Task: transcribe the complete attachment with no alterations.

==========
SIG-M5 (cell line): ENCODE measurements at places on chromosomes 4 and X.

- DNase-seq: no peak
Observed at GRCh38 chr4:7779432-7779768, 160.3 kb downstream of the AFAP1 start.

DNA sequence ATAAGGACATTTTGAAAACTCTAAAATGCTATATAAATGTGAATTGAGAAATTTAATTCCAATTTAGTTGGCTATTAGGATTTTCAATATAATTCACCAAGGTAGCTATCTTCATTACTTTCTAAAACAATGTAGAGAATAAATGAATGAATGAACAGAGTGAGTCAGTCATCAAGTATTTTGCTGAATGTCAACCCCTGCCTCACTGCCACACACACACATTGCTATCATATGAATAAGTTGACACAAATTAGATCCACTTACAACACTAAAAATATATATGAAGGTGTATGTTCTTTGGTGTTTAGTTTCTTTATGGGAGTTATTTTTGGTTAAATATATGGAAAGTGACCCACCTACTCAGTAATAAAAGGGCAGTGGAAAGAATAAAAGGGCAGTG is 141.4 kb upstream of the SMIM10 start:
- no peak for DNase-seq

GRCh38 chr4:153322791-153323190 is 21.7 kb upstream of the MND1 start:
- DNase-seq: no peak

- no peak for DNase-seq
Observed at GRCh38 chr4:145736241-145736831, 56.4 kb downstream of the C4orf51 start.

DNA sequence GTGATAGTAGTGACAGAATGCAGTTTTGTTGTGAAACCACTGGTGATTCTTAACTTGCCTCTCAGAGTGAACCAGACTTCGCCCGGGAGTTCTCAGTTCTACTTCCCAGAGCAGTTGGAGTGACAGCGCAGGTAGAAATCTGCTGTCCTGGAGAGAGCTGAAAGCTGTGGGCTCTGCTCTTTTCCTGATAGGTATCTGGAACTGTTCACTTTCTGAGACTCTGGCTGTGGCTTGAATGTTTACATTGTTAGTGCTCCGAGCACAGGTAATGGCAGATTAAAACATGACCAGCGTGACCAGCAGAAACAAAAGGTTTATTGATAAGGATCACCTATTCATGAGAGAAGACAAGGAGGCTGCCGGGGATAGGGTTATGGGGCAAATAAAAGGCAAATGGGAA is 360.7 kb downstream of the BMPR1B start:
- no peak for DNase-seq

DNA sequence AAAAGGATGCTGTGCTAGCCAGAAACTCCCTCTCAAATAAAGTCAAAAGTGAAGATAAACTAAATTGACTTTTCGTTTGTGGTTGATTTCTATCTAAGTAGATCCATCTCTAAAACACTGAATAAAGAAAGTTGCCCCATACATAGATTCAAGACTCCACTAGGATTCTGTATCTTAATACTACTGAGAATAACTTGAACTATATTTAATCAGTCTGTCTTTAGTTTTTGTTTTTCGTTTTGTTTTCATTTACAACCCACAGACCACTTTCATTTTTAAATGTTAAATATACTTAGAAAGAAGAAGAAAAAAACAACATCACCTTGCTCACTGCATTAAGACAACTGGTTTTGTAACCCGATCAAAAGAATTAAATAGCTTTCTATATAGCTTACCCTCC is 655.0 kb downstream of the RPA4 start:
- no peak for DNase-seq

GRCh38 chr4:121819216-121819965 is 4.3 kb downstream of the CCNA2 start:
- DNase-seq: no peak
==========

SIG-M5 (cell line): ENCODE measurements at places on chromosomes 4 and X.

- DNase-seq: no peak
Observed at GRCh38 chr4:7779432-7779768, 160.3 kb downstream of the AFAP1 start.

DNA sequence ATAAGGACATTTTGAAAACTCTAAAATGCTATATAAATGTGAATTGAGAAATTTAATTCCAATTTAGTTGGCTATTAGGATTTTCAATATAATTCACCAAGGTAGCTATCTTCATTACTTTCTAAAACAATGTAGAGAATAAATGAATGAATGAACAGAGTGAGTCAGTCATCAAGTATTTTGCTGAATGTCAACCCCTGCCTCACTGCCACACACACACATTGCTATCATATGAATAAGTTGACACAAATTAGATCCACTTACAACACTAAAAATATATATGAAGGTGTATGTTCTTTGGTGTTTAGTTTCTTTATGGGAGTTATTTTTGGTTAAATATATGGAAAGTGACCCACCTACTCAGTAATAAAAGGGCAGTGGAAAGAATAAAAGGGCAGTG is 141.4 kb upstream of the SMIM10 start:
- no peak for DNase-seq

GRCh38 chr4:153322791-153323190 is 21.7 kb upstream of the MND1 start:
- DNase-seq: no peak

- no peak for DNase-seq
Observed at GRCh38 chr4:145736241-145736831, 56.4 kb downstream of the C4orf51 start.

DNA sequence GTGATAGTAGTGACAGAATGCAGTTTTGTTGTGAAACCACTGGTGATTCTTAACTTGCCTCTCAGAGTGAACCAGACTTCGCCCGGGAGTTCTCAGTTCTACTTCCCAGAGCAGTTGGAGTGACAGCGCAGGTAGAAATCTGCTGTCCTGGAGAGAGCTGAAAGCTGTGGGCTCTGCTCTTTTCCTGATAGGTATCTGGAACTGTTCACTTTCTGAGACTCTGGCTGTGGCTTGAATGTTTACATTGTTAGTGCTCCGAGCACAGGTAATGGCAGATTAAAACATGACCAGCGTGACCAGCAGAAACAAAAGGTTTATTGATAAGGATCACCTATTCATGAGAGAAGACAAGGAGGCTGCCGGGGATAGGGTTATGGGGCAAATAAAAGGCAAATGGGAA is 360.7 kb downstream of the BMPR1B start:
- no peak for DNase-seq

DNA sequence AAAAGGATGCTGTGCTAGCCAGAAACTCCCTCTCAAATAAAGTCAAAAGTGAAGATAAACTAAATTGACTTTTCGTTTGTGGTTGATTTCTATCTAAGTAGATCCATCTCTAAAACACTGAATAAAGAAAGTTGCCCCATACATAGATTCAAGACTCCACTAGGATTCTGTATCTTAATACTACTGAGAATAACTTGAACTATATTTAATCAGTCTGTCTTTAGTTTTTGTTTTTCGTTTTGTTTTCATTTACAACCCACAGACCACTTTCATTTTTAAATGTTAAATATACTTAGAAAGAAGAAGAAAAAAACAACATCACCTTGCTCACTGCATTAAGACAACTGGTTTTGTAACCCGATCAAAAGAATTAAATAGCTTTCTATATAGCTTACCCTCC is 655.0 kb downstream of the RPA4 start:
- no peak for DNase-seq

GRCh38 chr4:121819216-121819965 is 4.3 kb downstream of the CCNA2 start:
- DNase-seq: no peak